Voli built enough health that his passive triggered and could regen him long enough to finish and win almost any fight. Even though his build was 0 AD/0 AP, he had enough health and armor (and the damage from his Sunfire) to completely devastate his enemies. Anyone who hasn’t played Volibear, his W scales with his bonus health, which means that eventually it can do some pretty impressive damage.
Eventually, it got to the point that I was following Volibear around, letting him engage, and sweeping in to help him finish them off once they were distracted. We won a couple 3v2s that way, with plenty of health to spare.
No matter what, never underestimate a tank – even if they deal a third your damage, they probably have five times your health, and if they pop off one or two abilities the entire game can shift.
This one was actually a Summoner’s Rift game, and it taught me how EVIL Skarner can be. He’s been nerfed, and admittedly I haven’t played him a lot, but it seems to me even what little nerfs he received in the Shadow Isles patch aren’t enough to really even out the field.
Like my Eve build, I decided to have fun with active ability items, and it made Skarner a force to be reckoned with. The enemy team had Cho’Gath, Darius, Vayne, Veigar, and Olaf. Literally every one of their champions had a slow or a stun – and they still couldn’t escape.
Skarner’s shield gives him enough movement speed that tier two boots are enough to catch almost any champion. Stack that on top of a Shurelya’s Reverie and you can catch anyone, in short bursts. With Skarner’s Q giving him a fairly significant slow, and a Randuin’s Omen and Frozen Heart debuffing anyone who chooses to stand and fight, Skarner can be tough to escape from, but even harder to actually kill.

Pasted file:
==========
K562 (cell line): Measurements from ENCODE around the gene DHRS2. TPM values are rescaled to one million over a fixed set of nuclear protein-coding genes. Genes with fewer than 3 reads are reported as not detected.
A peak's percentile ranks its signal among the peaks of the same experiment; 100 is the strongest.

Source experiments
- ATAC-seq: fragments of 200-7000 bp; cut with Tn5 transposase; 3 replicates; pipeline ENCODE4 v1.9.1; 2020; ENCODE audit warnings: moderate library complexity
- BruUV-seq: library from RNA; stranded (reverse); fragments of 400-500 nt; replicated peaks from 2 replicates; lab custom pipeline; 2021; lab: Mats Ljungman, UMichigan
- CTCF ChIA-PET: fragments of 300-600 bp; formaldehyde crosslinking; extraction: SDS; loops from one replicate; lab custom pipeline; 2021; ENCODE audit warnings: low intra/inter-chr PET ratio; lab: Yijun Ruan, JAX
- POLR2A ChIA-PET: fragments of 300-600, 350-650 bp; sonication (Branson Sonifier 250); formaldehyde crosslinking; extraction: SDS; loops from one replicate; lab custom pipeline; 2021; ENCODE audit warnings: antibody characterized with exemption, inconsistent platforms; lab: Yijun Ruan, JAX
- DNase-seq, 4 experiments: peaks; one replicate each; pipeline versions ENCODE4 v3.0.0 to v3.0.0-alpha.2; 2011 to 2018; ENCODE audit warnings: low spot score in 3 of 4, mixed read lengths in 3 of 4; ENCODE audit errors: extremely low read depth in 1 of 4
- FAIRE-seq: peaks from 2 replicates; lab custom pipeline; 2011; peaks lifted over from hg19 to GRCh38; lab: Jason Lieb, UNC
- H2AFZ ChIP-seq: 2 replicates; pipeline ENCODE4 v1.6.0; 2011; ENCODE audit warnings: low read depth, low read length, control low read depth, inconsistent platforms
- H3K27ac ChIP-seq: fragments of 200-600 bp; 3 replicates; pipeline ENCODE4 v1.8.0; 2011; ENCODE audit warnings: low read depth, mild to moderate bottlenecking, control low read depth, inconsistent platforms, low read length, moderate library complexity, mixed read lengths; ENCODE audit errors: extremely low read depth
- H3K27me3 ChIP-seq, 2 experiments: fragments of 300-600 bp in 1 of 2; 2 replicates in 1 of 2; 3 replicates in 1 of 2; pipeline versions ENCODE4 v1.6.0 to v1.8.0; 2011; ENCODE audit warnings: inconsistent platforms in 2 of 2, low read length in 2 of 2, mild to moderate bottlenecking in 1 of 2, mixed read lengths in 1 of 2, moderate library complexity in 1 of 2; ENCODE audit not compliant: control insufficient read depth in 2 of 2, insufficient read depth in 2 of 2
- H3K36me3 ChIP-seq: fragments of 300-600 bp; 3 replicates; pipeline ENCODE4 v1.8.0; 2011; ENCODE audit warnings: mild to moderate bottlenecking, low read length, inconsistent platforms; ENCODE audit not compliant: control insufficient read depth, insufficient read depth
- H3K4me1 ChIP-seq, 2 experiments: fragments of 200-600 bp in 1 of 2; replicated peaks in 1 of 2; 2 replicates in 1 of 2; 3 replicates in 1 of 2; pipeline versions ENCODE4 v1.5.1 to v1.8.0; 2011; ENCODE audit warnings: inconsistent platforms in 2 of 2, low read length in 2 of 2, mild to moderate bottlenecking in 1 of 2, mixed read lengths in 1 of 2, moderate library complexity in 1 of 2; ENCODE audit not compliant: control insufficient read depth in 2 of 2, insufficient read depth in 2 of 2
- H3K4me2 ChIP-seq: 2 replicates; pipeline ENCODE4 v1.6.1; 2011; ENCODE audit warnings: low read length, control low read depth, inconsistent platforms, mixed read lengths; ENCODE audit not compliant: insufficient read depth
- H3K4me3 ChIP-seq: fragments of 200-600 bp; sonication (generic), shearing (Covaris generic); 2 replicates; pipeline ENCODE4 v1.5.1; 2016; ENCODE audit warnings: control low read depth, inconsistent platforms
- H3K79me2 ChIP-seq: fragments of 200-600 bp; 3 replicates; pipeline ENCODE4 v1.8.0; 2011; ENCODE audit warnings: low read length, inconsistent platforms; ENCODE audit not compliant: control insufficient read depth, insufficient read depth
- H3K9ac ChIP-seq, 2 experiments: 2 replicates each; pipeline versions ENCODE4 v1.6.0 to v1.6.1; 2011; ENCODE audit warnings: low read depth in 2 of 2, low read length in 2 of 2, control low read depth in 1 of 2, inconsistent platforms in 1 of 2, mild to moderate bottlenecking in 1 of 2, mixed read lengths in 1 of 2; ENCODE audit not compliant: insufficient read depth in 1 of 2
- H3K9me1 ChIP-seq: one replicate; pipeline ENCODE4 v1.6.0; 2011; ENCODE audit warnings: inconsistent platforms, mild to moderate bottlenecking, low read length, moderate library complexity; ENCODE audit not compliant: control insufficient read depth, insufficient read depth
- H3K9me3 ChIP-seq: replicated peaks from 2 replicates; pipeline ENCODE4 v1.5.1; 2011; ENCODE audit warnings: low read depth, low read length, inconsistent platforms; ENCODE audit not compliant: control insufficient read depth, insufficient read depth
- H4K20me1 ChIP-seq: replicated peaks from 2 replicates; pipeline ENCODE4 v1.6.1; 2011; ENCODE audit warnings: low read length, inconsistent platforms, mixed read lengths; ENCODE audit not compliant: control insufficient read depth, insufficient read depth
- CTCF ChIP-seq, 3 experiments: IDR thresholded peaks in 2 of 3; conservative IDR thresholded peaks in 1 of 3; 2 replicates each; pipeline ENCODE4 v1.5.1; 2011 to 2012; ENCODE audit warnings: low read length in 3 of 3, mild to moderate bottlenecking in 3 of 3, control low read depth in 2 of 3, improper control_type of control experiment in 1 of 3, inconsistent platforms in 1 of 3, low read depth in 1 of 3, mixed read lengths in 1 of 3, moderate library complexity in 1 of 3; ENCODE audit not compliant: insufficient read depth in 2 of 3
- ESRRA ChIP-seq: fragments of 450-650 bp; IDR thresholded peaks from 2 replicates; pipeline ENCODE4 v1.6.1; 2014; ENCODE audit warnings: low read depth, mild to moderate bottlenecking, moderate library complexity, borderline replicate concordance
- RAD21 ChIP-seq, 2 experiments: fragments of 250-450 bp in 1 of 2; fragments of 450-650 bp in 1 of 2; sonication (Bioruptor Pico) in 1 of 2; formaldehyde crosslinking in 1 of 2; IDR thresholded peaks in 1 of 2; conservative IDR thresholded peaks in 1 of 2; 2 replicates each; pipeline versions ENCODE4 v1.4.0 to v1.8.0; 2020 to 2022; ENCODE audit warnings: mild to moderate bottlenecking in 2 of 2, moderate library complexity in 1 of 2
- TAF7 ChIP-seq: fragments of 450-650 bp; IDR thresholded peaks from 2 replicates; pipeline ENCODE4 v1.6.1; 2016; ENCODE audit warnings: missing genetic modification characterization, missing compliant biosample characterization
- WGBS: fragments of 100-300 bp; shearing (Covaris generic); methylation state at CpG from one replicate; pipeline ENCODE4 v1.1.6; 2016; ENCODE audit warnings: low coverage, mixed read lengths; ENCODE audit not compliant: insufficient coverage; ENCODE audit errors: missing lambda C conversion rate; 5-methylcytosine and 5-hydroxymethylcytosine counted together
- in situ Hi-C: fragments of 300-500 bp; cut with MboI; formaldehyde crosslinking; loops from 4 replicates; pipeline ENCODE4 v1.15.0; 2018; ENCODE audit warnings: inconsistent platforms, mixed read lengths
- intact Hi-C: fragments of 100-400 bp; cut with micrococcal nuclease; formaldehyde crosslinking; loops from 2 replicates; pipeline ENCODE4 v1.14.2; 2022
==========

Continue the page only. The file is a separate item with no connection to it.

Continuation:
Once again we had a good Volibear, but that was about it – everyone else on the team went negative. Yet we claimed victory in the end, because of one factor – every single team fight, they would focus me or Volibear, and the second that they did I simply ran over to their Veigar or Vayne and grabbed them with my ultimate, pulling them into the middle of my team.
The few times I couldn’t, I just fought, and we usually had enough damage to make them run – even though the other team was ahead in kills, they were afraid to commit. If the other team is afraid, give them reason to be. The best part of it all, is that if you get your enemies down to half health with Skarner, all you have to do is grab one of the stragglers with your ultimate and (usually) at least one or two of the other team will come back to try to save them. I certainly made mistakes in this game, and if the other team had had a few more higher-level players than they did, they probably would’ve pushed their kill advantages hard enough to keep us on the defensive.